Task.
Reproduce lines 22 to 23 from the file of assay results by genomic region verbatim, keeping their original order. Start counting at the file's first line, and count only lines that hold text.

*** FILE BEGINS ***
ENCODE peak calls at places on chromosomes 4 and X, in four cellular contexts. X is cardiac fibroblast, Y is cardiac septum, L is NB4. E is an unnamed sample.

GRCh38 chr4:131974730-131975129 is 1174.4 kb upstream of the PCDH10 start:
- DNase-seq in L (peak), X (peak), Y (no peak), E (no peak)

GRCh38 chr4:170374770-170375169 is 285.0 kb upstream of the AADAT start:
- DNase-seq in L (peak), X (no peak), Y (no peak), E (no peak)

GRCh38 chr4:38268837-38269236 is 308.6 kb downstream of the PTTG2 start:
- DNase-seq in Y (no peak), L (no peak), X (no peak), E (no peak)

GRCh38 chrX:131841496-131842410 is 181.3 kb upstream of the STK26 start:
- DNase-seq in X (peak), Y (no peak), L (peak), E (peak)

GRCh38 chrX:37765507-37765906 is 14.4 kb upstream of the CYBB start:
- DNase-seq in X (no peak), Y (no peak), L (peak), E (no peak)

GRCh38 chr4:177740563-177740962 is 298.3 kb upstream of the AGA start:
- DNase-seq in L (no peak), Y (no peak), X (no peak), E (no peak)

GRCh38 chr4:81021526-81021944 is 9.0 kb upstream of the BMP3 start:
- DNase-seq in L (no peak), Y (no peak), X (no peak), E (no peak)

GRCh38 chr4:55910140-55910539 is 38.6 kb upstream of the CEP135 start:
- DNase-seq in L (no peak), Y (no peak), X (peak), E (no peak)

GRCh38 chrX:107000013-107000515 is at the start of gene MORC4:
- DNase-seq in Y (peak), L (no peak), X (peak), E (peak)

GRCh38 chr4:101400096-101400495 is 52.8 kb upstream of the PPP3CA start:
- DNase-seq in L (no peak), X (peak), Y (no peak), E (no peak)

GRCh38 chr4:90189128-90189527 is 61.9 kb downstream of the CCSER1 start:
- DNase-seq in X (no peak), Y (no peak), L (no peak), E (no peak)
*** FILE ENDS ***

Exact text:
GRCh38 chr4:90189128-90189527 is 61.9 kb downstream of the CCSER1 start:
- DNase-seq in X (no peak), Y (no peak), L (no peak), E (no peak)